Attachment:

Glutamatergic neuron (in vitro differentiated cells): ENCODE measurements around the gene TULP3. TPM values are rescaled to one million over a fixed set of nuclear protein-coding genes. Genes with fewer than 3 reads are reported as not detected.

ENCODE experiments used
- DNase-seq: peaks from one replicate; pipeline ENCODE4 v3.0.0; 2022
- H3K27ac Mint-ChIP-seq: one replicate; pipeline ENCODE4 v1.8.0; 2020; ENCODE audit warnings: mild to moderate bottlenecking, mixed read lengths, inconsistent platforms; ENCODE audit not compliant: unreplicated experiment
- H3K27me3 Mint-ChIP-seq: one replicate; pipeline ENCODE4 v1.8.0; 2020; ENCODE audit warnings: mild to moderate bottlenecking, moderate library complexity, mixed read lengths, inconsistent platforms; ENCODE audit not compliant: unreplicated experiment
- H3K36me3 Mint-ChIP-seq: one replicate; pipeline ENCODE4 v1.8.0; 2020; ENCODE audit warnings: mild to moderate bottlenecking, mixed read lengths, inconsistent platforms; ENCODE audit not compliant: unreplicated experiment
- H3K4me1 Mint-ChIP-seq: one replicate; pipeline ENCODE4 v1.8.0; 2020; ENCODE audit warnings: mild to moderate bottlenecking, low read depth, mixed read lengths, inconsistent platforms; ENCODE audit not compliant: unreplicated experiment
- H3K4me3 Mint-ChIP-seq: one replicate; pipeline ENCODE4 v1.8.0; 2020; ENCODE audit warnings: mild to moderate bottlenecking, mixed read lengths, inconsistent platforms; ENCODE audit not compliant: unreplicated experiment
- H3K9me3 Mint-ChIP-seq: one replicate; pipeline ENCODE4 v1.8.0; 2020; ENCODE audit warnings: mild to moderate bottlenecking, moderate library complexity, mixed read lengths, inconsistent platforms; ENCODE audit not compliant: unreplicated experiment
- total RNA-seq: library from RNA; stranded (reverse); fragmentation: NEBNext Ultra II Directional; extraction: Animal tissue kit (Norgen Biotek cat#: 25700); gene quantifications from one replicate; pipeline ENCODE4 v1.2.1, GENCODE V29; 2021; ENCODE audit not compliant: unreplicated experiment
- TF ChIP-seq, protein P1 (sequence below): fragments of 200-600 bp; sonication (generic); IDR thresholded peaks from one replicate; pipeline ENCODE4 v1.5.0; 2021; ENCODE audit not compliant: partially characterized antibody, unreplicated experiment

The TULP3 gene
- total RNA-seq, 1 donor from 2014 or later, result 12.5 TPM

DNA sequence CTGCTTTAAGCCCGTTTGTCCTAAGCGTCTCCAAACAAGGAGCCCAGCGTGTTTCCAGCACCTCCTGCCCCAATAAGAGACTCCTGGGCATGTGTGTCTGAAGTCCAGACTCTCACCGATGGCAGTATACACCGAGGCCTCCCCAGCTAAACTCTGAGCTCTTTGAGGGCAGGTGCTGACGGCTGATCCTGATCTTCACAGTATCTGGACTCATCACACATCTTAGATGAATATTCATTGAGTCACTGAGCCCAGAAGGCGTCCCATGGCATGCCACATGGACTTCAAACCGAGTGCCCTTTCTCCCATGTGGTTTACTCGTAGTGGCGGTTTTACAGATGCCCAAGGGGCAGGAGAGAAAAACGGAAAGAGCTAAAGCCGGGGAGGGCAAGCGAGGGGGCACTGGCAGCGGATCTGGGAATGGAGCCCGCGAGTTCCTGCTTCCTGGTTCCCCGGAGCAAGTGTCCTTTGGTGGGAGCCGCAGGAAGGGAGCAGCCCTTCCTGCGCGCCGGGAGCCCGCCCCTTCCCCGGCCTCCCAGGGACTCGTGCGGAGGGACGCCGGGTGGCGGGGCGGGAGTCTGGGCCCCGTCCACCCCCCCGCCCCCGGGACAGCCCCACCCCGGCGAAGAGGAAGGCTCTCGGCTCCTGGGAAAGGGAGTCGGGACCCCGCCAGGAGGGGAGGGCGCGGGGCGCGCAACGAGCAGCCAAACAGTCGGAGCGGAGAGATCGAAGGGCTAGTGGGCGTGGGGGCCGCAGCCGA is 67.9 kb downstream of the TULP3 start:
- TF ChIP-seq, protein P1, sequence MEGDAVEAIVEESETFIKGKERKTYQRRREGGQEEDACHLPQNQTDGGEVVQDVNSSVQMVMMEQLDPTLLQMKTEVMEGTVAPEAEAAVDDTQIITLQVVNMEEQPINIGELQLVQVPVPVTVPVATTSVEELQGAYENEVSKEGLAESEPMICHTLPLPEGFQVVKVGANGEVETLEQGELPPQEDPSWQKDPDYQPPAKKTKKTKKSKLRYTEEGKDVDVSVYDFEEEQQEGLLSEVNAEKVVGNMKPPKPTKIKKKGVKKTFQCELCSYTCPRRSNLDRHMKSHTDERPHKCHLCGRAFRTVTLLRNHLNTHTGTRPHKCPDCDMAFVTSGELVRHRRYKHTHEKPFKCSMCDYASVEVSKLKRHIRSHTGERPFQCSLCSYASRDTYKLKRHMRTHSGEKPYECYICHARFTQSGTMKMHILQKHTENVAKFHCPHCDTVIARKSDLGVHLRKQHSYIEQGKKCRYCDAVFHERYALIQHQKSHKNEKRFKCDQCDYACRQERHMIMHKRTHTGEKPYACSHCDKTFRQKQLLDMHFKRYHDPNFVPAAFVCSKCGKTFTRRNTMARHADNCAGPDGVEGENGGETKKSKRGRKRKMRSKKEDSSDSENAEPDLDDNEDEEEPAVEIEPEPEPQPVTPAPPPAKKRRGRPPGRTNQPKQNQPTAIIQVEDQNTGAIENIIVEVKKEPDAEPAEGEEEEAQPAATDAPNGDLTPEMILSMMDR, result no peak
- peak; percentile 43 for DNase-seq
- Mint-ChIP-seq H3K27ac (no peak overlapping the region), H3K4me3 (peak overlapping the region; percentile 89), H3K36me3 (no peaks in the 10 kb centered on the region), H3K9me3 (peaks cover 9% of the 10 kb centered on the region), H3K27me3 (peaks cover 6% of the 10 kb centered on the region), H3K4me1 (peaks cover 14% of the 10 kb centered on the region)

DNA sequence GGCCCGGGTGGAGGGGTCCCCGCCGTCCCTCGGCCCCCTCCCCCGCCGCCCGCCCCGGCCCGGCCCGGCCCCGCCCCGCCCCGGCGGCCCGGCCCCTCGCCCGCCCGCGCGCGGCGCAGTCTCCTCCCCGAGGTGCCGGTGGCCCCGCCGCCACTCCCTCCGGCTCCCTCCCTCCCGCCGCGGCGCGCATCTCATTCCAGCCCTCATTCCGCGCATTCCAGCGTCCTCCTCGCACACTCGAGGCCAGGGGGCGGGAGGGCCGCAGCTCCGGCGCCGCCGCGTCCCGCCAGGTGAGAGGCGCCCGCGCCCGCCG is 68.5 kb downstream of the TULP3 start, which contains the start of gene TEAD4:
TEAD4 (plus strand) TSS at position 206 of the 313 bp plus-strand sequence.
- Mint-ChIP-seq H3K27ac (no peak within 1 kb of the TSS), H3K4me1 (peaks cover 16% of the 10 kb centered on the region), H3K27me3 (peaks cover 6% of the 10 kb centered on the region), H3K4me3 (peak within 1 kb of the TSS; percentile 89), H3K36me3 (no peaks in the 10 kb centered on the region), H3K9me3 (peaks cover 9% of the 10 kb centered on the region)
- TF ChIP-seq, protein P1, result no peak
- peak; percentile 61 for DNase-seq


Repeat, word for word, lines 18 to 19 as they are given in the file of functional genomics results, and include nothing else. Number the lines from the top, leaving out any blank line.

DNA sequence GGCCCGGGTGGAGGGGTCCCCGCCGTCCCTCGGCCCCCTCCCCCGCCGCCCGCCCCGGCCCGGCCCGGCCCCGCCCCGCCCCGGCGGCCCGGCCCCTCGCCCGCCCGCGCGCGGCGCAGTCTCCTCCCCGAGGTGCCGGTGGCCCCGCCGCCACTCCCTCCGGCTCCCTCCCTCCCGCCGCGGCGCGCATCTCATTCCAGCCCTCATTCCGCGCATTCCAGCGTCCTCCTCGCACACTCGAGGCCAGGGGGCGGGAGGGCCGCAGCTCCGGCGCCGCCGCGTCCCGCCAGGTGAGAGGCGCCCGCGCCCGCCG is 68.5 kb downstream of the TULP3 start, which contains the start of gene TEAD4:
TEAD4 (plus strand) TSS at position 206 of the 313 bp plus-strand sequence.